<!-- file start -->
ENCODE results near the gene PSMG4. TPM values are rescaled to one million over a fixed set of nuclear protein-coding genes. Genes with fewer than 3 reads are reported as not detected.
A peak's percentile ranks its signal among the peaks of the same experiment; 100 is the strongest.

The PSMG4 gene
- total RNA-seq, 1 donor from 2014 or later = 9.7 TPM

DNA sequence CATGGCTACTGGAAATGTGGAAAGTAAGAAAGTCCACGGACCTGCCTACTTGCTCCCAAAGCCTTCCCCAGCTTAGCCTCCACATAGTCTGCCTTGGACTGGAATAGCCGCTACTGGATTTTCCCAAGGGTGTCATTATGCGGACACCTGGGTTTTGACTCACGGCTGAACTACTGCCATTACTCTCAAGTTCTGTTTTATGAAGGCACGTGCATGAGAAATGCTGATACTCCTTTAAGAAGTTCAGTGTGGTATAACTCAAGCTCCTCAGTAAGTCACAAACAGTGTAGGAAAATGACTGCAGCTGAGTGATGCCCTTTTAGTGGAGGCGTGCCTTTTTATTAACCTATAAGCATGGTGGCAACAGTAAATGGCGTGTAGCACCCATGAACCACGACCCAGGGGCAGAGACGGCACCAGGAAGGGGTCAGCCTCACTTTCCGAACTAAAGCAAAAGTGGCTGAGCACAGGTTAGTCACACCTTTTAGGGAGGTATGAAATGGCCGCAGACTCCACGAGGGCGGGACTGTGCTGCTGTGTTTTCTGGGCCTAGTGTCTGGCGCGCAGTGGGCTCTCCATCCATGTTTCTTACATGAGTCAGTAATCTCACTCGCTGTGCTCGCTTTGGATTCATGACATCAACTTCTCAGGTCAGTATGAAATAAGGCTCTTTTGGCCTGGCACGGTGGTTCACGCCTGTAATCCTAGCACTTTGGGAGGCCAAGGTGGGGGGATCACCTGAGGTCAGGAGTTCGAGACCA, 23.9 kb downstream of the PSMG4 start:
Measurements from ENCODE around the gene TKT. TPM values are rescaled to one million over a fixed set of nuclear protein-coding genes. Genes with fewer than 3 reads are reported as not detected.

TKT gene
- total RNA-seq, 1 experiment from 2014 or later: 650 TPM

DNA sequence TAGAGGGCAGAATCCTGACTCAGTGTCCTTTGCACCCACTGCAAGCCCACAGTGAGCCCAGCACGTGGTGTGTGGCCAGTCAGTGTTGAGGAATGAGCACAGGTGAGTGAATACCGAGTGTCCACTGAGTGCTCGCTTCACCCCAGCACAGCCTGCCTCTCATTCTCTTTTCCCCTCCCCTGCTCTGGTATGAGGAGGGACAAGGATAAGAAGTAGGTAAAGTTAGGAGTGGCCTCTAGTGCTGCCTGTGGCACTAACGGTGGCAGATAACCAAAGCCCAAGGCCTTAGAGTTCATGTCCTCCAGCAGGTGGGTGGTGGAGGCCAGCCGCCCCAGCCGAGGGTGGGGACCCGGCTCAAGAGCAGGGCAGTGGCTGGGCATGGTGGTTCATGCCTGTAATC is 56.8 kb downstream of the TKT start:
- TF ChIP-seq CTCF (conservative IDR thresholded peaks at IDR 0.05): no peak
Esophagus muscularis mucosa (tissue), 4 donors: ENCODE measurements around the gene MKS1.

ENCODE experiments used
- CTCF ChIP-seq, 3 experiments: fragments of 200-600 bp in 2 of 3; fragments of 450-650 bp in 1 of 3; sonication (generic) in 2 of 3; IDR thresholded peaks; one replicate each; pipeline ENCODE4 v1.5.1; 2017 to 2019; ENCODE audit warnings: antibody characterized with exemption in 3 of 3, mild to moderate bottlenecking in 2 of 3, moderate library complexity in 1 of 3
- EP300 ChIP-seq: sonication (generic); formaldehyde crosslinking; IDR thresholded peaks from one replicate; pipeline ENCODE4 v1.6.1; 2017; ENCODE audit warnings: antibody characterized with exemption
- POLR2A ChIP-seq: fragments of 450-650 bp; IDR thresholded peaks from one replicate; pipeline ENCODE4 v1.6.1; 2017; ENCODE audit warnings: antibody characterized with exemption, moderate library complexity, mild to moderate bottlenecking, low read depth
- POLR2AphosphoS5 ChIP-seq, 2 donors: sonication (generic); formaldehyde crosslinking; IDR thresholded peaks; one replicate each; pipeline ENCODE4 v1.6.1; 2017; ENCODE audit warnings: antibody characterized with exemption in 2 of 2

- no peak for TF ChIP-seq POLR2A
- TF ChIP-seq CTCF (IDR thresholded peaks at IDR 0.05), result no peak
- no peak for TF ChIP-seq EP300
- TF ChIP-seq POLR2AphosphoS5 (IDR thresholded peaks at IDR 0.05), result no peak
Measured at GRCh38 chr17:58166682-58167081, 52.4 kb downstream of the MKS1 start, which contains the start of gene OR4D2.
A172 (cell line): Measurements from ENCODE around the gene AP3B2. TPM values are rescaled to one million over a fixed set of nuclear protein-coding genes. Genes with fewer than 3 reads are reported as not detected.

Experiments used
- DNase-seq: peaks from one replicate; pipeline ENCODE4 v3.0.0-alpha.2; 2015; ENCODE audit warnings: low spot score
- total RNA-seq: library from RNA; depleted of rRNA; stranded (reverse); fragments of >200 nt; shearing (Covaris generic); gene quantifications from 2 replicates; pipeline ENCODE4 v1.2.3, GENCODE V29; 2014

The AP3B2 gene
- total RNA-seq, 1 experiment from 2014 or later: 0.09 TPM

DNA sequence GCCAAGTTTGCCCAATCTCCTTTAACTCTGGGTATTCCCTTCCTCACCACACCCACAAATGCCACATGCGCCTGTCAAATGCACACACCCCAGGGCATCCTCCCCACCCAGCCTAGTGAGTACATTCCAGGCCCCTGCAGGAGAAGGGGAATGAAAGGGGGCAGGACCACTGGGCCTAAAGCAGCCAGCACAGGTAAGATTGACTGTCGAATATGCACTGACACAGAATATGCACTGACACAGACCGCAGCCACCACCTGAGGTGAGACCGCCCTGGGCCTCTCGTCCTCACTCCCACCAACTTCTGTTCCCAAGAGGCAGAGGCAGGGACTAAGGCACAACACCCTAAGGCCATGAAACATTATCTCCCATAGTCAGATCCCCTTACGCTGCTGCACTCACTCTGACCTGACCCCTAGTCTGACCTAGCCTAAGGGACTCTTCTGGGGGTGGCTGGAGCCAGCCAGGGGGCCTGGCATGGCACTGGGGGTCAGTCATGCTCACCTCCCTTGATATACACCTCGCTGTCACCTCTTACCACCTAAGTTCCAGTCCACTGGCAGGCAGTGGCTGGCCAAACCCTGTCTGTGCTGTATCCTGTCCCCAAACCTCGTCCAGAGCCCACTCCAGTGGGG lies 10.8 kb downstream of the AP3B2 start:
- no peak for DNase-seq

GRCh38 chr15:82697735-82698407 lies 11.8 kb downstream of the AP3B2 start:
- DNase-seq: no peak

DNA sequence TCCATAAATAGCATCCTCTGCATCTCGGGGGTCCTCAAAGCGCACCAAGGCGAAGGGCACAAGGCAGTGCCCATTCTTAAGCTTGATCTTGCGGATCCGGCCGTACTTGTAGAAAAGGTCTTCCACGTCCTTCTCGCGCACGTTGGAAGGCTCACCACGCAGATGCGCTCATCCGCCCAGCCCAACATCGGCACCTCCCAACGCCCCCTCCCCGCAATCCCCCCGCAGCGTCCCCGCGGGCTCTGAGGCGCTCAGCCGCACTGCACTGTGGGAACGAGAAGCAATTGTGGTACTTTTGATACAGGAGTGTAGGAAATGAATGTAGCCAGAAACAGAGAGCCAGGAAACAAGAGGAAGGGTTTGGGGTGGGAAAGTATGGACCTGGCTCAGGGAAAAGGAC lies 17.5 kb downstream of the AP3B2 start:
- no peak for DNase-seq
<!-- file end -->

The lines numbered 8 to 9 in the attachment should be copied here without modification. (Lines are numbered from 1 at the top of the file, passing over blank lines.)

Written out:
- total RNA-seq, 1 experiment from 2014 or later: 650 TPM

DNA sequence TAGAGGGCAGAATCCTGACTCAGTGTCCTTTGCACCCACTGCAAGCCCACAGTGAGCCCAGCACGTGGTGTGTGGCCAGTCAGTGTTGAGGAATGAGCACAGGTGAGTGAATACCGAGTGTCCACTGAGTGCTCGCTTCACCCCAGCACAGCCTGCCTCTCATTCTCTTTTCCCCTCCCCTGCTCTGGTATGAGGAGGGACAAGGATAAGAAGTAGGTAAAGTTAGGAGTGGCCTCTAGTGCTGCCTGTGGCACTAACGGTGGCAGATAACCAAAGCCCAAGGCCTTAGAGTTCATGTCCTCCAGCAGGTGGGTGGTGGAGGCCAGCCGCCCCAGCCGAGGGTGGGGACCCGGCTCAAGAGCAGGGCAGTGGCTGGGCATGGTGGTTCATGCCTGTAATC is 56.8 kb downstream of the TKT start: